Of course, this is all so much nonsense. If it seems that everyone has his or her “own facts” today, one reason for that might be because even the supposedly most expert, most credible sources do not ensure that even the most basic information is correct—as seen here. Perhaps the presidents of Harvard and Houghton Mifflin Harcourt could try to undo the damage done to scholarship and knowledge by this book by dressing in sackcloth and ashes, as public penance for the parts their institutions played in this.
In the mean time, some corrections:
No, Galileo’s data did not imply that the Earth revolved around the Sun. Scientists like Simon Marius and Christoph Scheiner, for example, made their own telescopic observations and wrote on the new discoveries—and they did not agree that the data implied that the Earth circled the sun.
No, refusal to even look through a telescope did not play a part in the Galileo story. Jesuit astronomers in Rome had confirmed Galileo’s discoveries with their own telescopes by 1611. By the time of Galileo’s trial in 1633, Scheiner (also a Jesuit) had published an extensive telescopic investigation of the sun. Christoph Grienberger (another Jesuit) had developed the equatorial mount.
No, Galileo was not forced to abandon his data and discoveries. They had all been confirmed, and even improved upon (as with Scheiner and the sun), often by scientists within the Church.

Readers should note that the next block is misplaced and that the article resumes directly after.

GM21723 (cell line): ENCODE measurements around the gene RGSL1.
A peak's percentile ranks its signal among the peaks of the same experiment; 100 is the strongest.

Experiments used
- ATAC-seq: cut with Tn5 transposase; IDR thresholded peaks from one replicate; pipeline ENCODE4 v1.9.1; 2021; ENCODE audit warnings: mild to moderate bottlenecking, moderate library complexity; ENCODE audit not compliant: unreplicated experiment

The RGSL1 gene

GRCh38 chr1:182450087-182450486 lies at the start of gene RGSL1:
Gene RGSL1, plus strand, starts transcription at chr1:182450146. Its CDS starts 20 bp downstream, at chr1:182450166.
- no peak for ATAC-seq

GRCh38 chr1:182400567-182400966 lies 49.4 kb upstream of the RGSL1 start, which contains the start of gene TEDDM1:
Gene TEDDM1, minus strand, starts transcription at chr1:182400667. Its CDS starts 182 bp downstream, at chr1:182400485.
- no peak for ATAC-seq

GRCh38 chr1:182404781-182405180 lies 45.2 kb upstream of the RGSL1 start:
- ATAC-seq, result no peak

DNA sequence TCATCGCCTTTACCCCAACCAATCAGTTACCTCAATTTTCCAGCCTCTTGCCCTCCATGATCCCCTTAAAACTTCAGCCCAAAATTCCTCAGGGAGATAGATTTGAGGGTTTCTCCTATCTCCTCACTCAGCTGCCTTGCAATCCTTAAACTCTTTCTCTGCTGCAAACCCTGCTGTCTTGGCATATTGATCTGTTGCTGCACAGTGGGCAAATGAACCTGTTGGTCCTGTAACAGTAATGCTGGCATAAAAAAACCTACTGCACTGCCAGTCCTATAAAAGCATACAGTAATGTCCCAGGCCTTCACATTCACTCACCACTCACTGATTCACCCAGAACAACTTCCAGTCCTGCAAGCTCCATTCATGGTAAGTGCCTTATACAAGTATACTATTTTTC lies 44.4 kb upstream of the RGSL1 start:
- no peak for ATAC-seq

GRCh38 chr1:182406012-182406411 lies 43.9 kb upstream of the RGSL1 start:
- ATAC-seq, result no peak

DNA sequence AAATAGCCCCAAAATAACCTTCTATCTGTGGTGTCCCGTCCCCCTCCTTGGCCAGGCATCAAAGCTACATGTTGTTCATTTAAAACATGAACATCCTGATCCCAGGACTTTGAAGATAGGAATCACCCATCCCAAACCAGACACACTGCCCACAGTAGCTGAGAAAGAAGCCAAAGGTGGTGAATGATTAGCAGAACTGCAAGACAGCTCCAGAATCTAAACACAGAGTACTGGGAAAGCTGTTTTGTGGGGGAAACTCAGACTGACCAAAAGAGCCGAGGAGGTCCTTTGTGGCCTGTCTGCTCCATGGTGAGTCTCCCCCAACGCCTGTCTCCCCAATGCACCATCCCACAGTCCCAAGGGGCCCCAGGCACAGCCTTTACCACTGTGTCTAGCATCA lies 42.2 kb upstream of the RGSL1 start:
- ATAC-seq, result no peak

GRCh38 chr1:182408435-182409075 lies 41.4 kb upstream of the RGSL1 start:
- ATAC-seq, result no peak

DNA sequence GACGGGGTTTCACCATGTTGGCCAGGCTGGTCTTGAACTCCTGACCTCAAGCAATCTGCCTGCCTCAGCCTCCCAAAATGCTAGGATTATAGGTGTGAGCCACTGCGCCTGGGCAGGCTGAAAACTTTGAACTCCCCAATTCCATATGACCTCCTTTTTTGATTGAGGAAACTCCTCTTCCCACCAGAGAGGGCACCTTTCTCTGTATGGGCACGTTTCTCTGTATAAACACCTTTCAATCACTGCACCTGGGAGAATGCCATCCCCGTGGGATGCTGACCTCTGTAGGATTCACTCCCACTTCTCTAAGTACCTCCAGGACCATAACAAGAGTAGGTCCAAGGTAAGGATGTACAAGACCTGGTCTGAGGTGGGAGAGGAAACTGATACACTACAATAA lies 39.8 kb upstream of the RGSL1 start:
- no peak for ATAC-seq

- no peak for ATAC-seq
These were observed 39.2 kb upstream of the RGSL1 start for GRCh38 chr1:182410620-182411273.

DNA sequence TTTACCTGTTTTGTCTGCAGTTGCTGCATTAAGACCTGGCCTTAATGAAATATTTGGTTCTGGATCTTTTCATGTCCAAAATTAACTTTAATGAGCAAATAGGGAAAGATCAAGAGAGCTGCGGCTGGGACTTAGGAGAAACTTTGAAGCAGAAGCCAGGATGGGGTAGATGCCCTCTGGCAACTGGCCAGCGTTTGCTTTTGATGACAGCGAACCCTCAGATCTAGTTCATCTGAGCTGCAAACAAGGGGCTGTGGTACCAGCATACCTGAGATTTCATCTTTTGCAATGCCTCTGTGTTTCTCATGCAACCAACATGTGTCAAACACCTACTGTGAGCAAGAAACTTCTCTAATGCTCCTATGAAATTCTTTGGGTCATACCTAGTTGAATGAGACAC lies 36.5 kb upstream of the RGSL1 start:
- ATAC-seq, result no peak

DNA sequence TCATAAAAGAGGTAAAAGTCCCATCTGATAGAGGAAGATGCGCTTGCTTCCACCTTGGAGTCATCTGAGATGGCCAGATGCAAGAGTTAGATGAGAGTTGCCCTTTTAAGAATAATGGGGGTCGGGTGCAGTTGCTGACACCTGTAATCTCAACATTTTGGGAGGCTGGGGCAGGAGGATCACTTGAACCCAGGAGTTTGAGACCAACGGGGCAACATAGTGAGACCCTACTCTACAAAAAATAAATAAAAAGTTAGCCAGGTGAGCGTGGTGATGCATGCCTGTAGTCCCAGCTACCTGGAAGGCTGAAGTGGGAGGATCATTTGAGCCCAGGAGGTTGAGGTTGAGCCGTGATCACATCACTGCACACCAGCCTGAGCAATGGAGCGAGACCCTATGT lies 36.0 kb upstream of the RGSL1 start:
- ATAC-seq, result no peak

No, Galileo did not, according to legend, whisper under his breath, “And yet it moves.” A bogus story that someone made up long after the fact is not legend.
And above all…
NO, consensus had not won out over evidence. Solid evidence, and a resolution to the scientific problems presented by the idea that Earth circles the sun, would be long in coming. As best I can tell from my research, the arguments for an immobile Earth actually got stronger until the mid-17th century, as people such as Giovanni Battista Riccioli (another Jesuit) investigated what a moving Earth implied, and, for example, came to envision and articulate a description of the Coriolis Effect. Only after 1651 did the momentum begin to turn, but the scientific difficulties involved with a moving Earth would linger well into the 18th century (I have a paper on this just out in the Journal for the History of Astronomy).
Harvard has historians of science. Loeb or Houghton could have asked one of them about all this, especially considering that in Extraterrestrial, Loeb repeatedly returns to the Galileo story, to the idea of refusing to look through a telescope, to “and yet it deviated”, etc. This bogus idea is a big theme in the book.
Recently one book after another, from seemingly reputable publishers, has been popping up with bogus history of science material in it: a book about Galileo; a book about Japan; even a book that is supposed to be about history and Catholic scientists, for young Catholic readers. Bogus history is coming at us from left and right. Thanks to Loeb, even more people will now know about “Galileo being condemned by Catholic clerics who would not even look through a telescope”. It is just extra disappointing when Harvard produces it.